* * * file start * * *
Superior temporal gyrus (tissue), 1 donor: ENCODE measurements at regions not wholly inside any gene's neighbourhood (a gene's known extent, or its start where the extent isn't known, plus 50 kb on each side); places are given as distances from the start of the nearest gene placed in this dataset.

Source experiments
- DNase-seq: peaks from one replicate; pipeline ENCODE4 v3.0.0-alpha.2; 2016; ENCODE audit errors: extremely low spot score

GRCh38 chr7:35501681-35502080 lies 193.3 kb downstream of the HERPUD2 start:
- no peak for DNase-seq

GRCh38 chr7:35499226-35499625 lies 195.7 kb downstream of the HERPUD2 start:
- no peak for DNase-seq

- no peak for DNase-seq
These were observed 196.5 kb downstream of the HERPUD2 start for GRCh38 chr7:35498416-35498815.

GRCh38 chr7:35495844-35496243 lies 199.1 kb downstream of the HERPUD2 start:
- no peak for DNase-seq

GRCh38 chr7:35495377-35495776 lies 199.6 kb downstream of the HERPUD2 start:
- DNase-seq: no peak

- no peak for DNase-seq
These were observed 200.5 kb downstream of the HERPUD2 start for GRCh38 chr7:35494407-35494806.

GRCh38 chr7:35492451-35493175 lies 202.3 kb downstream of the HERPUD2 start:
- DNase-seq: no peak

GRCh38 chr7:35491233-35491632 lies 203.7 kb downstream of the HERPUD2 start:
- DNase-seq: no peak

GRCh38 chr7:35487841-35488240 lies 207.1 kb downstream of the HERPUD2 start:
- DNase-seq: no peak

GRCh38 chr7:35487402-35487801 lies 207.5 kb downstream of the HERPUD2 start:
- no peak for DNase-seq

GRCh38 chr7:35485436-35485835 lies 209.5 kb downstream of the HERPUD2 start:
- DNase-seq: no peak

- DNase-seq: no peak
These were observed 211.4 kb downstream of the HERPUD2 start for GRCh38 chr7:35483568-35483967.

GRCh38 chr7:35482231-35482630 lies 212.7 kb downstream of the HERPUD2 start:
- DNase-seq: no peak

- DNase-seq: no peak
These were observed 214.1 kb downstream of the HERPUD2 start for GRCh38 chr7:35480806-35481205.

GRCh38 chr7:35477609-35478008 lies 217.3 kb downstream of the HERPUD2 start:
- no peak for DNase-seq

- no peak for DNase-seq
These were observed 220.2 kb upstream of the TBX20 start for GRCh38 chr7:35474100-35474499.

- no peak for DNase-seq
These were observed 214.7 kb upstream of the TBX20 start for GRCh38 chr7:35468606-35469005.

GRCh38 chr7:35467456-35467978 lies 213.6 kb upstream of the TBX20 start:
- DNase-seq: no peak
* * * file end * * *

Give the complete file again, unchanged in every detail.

Superior temporal gyrus (tissue), 1 donor: ENCODE measurements at regions not wholly inside any gene's neighbourhood (a gene's known extent, or its start where the extent isn't known, plus 50 kb on each side); places are given as distances from the start of the nearest gene placed in this dataset.

Source experiments
- DNase-seq: peaks from one replicate; pipeline ENCODE4 v3.0.0-alpha.2; 2016; ENCODE audit errors: extremely low spot score

GRCh38 chr7:35501681-35502080 lies 193.3 kb downstream of the HERPUD2 start:
- no peak for DNase-seq

GRCh38 chr7:35499226-35499625 lies 195.7 kb downstream of the HERPUD2 start:
- no peak for DNase-seq

- no peak for DNase-seq
These were observed 196.5 kb downstream of the HERPUD2 start for GRCh38 chr7:35498416-35498815.

GRCh38 chr7:35495844-35496243 lies 199.1 kb downstream of the HERPUD2 start:
- no peak for DNase-seq

GRCh38 chr7:35495377-35495776 lies 199.6 kb downstream of the HERPUD2 start:
- DNase-seq: no peak

- no peak for DNase-seq
These were observed 200.5 kb downstream of the HERPUD2 start for GRCh38 chr7:35494407-35494806.

GRCh38 chr7:35492451-35493175 lies 202.3 kb downstream of the HERPUD2 start:
- DNase-seq: no peak

GRCh38 chr7:35491233-35491632 lies 203.7 kb downstream of the HERPUD2 start:
- DNase-seq: no peak

GRCh38 chr7:35487841-35488240 lies 207.1 kb downstream of the HERPUD2 start:
- DNase-seq: no peak

GRCh38 chr7:35487402-35487801 lies 207.5 kb downstream of the HERPUD2 start:
- no peak for DNase-seq

GRCh38 chr7:35485436-35485835 lies 209.5 kb downstream of the HERPUD2 start:
- DNase-seq: no peak

- DNase-seq: no peak
These were observed 211.4 kb downstream of the HERPUD2 start for GRCh38 chr7:35483568-35483967.

GRCh38 chr7:35482231-35482630 lies 212.7 kb downstream of the HERPUD2 start:
- DNase-seq: no peak

- DNase-seq: no peak
These were observed 214.1 kb downstream of the HERPUD2 start for GRCh38 chr7:35480806-35481205.

GRCh38 chr7:35477609-35478008 lies 217.3 kb downstream of the HERPUD2 start:
- no peak for DNase-seq

- no peak for DNase-seq
These were observed 220.2 kb upstream of the TBX20 start for GRCh38 chr7:35474100-35474499.

- no peak for DNase-seq
These were observed 214.7 kb upstream of the TBX20 start for GRCh38 chr7:35468606-35469005.

GRCh38 chr7:35467456-35467978 lies 213.6 kb upstream of the TBX20 start:
- DNase-seq: no peak